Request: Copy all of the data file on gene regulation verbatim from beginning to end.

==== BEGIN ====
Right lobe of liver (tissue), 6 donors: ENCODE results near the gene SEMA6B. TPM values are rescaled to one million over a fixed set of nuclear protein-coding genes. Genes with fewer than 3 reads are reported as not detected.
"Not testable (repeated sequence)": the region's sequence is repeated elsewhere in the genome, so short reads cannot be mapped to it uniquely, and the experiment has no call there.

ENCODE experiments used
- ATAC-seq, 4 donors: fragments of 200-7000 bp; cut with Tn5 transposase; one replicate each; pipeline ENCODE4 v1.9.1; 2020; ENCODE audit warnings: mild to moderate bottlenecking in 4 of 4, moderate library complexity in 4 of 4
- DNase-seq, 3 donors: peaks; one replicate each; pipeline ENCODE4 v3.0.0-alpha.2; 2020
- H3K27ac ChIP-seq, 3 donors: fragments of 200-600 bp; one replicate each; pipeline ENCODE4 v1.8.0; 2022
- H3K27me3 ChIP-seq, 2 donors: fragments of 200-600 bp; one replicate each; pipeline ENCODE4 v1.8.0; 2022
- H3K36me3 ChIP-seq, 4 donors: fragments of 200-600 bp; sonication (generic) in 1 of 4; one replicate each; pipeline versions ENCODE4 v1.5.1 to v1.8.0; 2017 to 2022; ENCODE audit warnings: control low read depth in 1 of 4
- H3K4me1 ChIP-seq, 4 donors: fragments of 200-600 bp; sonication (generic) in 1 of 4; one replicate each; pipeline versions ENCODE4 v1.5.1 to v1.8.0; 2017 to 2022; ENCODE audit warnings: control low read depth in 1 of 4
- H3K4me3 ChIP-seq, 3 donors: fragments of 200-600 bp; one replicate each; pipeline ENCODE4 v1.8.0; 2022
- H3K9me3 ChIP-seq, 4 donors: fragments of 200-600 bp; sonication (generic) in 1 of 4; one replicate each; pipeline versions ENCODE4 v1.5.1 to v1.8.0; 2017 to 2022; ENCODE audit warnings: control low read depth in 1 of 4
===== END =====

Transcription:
Right lobe of liver (tissue), 6 donors: ENCODE results near the gene SEMA6B. TPM values are rescaled to one million over a fixed set of nuclear protein-coding genes. Genes with fewer than 3 reads are reported as not detected.
"Not testable (repeated sequence)": the region's sequence is repeated elsewhere in the genome, so short reads cannot be mapped to it uniquely, and the experiment has no call there.

ENCODE experiments used
- ATAC-seq, 4 donors: fragments of 200-7000 bp; cut with Tn5 transposase; one replicate each; pipeline ENCODE4 v1.9.1; 2020; ENCODE audit warnings: mild to moderate bottlenecking in 4 of 4, moderate library complexity in 4 of 4
- DNase-seq, 3 donors: peaks; one replicate each; pipeline ENCODE4 v3.0.0-alpha.2; 2020
- H3K27ac ChIP-seq, 3 donors: fragments of 200-600 bp; one replicate each; pipeline ENCODE4 v1.8.0; 2022
- H3K27me3 ChIP-seq, 2 donors: fragments of 200-600 bp; one replicate each; pipeline ENCODE4 v1.8.0; 2022
- H3K36me3 ChIP-seq, 4 donors: fragments of 200-600 bp; sonication (generic) in 1 of 4; one replicate each; pipeline versions ENCODE4 v1.5.1 to v1.8.0; 2017 to 2022; ENCODE audit warnings: control low read depth in 1 of 4
- H3K4me1 ChIP-seq, 4 donors: fragments of 200-600 bp; sonication (generic) in 1 of 4; one replicate each; pipeline versions ENCODE4 v1.5.1 to v1.8.0; 2017 to 2022; ENCODE audit warnings: control low read depth in 1 of 4
- H3K4me3 ChIP-seq, 3 donors: fragments of 200-600 bp; one replicate each; pipeline ENCODE4 v1.8.0; 2022
- H3K9me3 ChIP-seq, 4 donors: fragments of 200-600 bp; sonication (generic) in 1 of 4; one replicate each; pipeline versions ENCODE4 v1.5.1 to v1.8.0; 2017 to 2022; ENCODE audit warnings: control low read depth in 1 of 4